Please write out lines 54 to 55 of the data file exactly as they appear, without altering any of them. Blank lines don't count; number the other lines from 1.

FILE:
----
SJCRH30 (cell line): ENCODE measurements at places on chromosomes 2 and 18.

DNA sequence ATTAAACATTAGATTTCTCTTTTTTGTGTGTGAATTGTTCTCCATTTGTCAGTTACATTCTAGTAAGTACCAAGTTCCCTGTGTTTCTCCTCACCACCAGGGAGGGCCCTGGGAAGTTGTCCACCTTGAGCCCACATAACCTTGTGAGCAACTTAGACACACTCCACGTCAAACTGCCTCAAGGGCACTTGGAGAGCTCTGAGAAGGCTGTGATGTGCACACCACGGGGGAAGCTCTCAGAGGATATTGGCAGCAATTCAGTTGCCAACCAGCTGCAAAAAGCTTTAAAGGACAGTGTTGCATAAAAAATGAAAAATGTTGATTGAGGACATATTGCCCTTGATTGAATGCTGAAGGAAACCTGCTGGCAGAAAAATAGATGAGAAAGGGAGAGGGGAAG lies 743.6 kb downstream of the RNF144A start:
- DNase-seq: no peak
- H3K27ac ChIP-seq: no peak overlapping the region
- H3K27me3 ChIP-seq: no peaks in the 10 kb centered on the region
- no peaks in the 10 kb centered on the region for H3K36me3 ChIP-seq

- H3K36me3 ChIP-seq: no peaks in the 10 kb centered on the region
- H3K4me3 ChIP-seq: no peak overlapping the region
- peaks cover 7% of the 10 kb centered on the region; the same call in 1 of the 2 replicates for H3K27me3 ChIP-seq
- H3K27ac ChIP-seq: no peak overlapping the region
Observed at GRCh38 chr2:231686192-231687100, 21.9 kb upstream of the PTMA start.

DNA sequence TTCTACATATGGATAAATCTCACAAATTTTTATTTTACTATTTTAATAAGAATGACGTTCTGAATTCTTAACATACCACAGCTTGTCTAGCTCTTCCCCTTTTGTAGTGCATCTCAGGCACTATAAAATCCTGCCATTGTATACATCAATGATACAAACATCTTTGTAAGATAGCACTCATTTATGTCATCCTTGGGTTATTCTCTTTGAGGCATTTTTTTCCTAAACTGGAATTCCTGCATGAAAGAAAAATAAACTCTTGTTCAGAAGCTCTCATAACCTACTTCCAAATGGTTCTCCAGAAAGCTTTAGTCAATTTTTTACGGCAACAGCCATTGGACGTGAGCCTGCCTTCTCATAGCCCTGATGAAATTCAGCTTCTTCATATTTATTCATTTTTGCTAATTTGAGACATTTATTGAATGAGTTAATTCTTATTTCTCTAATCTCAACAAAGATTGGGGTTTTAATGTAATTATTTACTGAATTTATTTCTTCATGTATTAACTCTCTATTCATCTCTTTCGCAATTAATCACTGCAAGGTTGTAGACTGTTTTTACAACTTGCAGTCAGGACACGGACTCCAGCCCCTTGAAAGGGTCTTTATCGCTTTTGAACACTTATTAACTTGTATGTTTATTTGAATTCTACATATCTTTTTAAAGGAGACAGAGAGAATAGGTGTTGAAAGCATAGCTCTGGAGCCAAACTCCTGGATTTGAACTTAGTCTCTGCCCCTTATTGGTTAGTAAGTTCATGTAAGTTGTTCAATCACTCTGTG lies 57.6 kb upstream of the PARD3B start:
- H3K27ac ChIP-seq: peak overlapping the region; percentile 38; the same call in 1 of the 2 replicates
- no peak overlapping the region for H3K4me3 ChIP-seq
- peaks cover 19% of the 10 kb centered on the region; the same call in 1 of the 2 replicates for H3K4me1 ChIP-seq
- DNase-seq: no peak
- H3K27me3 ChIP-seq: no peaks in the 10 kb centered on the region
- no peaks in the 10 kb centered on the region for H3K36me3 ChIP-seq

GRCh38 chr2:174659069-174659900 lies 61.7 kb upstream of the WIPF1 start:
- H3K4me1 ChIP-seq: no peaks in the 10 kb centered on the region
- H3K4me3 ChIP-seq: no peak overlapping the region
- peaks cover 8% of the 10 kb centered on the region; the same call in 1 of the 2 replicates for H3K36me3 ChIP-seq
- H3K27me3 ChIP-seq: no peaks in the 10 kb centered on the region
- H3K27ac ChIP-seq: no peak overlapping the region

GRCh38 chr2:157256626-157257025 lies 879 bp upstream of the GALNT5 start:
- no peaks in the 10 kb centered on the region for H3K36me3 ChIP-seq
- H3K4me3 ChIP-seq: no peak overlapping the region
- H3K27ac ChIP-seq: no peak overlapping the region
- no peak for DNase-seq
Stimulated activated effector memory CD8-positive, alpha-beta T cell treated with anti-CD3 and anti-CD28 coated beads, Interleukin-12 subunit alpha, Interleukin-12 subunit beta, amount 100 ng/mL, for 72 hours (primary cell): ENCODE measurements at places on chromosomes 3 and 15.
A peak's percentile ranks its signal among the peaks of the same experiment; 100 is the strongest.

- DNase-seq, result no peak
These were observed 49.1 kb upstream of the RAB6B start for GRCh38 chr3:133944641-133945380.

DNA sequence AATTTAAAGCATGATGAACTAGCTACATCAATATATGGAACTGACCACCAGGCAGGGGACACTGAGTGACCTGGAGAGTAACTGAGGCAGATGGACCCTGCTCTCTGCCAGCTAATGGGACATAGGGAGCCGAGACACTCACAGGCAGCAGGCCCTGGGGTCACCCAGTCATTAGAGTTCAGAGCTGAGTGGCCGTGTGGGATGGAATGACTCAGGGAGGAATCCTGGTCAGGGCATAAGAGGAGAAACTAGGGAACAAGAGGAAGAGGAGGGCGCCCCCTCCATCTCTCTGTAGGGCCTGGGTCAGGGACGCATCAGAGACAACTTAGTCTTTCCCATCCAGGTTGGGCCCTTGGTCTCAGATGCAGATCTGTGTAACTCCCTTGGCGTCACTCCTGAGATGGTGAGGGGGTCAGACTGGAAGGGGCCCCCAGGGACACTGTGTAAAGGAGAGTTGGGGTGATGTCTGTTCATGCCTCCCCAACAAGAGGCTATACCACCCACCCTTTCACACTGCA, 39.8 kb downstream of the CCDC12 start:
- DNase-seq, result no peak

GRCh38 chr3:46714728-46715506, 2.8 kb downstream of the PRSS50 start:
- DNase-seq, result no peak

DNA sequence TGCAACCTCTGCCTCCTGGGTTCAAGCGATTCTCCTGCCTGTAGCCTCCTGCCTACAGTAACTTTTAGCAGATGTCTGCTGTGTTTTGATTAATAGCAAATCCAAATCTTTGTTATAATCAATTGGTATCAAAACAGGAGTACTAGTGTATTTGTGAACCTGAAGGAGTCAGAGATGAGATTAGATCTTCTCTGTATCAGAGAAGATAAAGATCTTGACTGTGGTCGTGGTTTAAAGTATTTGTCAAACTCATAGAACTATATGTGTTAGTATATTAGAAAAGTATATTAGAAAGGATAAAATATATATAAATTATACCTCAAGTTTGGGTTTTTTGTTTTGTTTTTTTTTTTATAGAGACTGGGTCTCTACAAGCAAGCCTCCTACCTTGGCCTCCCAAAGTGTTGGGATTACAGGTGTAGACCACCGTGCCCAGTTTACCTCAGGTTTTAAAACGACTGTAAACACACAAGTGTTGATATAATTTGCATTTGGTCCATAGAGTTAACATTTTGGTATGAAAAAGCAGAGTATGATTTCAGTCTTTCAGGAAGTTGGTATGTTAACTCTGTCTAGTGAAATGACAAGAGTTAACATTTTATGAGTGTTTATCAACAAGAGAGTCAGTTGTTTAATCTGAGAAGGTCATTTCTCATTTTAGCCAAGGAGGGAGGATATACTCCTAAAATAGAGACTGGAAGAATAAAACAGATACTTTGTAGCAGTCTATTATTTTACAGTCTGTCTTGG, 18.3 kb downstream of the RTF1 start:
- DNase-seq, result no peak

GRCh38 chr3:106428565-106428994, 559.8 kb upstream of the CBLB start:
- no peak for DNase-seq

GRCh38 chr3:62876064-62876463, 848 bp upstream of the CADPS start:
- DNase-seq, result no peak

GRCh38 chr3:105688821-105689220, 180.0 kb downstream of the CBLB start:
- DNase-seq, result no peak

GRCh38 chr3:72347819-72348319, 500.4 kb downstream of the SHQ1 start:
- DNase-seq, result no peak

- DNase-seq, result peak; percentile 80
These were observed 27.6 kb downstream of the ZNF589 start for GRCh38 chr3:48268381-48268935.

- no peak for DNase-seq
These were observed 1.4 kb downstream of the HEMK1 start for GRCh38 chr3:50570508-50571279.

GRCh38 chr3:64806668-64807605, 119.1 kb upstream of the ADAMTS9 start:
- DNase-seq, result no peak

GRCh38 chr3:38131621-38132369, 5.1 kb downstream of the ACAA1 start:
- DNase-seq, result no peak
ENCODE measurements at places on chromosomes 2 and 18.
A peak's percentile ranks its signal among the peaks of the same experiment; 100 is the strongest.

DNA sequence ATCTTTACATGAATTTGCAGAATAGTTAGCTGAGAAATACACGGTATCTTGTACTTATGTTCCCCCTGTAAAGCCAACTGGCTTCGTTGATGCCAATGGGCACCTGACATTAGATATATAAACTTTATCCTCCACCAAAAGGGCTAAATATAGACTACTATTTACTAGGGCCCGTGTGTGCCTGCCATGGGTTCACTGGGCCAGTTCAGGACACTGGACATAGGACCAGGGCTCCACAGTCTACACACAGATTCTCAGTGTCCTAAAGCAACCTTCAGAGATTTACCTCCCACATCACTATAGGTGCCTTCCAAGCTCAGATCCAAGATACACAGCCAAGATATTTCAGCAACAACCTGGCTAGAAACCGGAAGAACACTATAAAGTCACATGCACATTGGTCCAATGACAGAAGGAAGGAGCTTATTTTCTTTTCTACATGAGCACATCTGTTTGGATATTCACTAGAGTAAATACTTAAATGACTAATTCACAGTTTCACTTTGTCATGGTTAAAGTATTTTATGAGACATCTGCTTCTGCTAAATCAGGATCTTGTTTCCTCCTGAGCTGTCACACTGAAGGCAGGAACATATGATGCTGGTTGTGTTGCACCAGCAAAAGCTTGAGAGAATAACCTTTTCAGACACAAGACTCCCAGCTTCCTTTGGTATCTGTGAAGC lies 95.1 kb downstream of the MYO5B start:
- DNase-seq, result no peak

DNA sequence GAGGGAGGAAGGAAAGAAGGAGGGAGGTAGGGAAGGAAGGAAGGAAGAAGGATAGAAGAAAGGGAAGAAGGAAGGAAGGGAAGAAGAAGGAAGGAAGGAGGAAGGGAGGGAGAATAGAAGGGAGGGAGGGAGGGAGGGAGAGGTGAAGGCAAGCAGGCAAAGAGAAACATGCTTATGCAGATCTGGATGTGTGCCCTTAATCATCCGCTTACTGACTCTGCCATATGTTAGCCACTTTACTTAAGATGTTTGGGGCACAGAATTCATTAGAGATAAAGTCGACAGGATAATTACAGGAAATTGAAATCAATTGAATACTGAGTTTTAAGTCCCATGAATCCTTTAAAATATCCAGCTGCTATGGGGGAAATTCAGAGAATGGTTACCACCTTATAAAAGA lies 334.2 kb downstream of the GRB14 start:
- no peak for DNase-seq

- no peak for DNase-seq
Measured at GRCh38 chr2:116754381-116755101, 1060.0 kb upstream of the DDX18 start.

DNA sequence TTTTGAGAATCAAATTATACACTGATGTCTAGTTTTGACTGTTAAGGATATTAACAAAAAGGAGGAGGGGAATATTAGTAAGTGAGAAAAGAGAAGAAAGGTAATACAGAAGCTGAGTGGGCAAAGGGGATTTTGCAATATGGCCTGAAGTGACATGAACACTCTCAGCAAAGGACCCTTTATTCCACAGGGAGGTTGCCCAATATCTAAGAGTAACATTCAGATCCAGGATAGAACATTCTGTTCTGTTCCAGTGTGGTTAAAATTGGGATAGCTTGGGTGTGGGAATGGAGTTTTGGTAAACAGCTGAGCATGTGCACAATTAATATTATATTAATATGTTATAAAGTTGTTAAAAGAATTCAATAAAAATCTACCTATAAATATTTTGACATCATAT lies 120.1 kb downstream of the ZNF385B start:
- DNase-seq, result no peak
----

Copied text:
GRCh38 chr3:38131621-38132369, 5.1 kb downstream of the ACAA1 start:
- DNase-seq, result no peak